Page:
30 30 Iterative reversed listing Why recursion is your friend //NOTE: this is not in fact part of the implementation private void printReverse(Node head) { // the iterative printing method to list IN REVERSE if(head != null){ int n, // Number of items to skip skip; // Loop for skipping for ( n = this.numItems-1; n >= 0; n-- ) { Node curr = head; for ( skip = 0; skip < n; skip++ ) { curr = curr.getNext(); } System.out.print(curr.getItem()+" "); }

31 31 Doubly Linked Lists Even though each node in a singly linked list has a well defined predecessor – it is impossible to move from a node to its predecessor Doubly linked lists solve this problem by allowing movement in both directions through a list – Accomplished by adding a pointer to each node which contains the address of the previous node

32 32 Doubly Linked List Implementation public class Node { private Comparable item; private Node next; private Node prev; public Node(Comparable newItem) { item = newItem; next = null; prev = null; } // end constructor public Node(Comparable newItem, Node nextNode, Node prevNode) { item = newItem; next = nextNode; prev = prevNode; } // end constructor

33 33 Doubly Linked List Implementation (2) Assume: – add set and get methods for prev reference to the Node class. – possibly change the insertion and deletion methods in the List class.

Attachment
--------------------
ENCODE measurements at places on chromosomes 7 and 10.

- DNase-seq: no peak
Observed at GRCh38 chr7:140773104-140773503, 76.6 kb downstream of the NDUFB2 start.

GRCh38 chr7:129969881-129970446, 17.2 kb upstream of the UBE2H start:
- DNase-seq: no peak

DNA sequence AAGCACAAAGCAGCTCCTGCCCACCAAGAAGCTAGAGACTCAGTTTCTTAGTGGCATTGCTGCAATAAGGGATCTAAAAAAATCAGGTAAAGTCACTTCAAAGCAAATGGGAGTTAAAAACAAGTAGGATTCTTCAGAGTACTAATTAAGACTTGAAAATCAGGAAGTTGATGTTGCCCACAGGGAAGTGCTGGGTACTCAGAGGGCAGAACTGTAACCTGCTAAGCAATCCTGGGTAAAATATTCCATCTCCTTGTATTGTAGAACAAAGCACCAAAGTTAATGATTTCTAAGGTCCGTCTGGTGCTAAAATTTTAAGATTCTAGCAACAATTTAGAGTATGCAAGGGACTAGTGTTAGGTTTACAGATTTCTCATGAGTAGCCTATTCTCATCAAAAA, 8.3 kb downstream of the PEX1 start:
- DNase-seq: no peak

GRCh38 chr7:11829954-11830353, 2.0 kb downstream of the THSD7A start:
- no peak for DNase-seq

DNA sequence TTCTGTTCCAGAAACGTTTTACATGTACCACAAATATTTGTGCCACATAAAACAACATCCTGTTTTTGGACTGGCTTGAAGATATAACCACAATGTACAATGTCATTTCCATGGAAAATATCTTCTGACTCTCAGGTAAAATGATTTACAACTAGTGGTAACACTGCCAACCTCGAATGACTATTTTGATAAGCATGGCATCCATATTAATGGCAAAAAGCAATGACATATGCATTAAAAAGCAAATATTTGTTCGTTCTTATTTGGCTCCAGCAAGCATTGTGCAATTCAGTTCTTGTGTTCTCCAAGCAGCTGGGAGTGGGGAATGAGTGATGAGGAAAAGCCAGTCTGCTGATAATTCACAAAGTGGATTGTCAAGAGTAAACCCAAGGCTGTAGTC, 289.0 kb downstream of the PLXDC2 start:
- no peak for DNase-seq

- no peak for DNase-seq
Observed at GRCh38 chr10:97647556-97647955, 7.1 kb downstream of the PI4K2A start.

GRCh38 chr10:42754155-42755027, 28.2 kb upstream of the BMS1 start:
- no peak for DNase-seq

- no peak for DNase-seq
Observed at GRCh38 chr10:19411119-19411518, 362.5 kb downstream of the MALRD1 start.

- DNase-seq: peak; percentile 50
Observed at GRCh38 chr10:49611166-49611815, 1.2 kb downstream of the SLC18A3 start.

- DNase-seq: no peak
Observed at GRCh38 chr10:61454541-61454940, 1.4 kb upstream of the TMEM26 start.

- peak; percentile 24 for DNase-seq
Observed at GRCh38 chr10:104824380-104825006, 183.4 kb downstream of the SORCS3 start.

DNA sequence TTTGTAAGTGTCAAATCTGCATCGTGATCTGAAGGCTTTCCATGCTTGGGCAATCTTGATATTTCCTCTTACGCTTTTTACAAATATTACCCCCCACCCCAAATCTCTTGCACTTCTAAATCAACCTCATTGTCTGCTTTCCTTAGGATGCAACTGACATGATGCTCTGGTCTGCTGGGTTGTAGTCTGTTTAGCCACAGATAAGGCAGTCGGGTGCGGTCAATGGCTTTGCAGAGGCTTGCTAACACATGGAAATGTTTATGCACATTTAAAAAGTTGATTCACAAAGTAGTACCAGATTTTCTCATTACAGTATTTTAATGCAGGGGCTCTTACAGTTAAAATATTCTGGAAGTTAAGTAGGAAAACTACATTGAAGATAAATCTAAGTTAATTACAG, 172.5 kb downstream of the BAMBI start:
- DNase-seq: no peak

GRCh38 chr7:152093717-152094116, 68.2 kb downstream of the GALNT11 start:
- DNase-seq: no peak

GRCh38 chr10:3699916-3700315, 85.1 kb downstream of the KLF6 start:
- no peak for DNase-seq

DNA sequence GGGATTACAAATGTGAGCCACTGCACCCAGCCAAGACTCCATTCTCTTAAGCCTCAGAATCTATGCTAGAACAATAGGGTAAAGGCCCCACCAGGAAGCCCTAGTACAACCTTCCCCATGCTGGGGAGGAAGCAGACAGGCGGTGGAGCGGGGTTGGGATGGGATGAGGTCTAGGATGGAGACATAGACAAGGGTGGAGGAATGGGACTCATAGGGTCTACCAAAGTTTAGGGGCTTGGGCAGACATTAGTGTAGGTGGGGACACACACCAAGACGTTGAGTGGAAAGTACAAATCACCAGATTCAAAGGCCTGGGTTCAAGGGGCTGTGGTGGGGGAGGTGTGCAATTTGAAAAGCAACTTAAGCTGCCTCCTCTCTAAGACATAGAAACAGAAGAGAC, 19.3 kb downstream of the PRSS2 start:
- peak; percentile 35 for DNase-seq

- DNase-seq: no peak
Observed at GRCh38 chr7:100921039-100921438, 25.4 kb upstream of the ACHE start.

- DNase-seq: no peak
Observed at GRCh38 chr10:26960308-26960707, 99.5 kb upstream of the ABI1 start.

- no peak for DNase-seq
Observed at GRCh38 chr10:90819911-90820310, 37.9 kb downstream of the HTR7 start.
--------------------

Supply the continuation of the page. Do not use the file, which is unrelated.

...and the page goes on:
34 34 Doubly Linked List Insertion // inserting AFTER cur tmp = new Node(Character('X'), cur.next, cur); cur.next.prev = tmp; cur.next = tmp; X cur tmp AMZ

35 35 Doubly Linked List Deletion // deleting cur cur.Next.Prev = cur.Prev; cur.Prev.Next = cur.Next; cur = null; AMZ cur

36 36 Header Nodes for Doubly Linked Lists Inserting /deleting first and last nodes are special cases for doubly linked lists (with head and tail references) – By adding a dummy header node to both ends of the list -a single routine with no conditions can be used to insert into or delete from doubly linked lists.

37 37 Circular Linked Lists The last node in the list points to first – A single node list points to itself – Problems can arise when traversing the list to its end - easy to construct an infinite loop ABCD Head

38 38 Solution: Use Object Inequality Node cur = head; // Bottom-driven loop, so enter only if non-zero passes if ( cur != null ) { do { System.out.println ( cur.getItem() ); cur = cur.getNext() ) } while ( cur != head ); }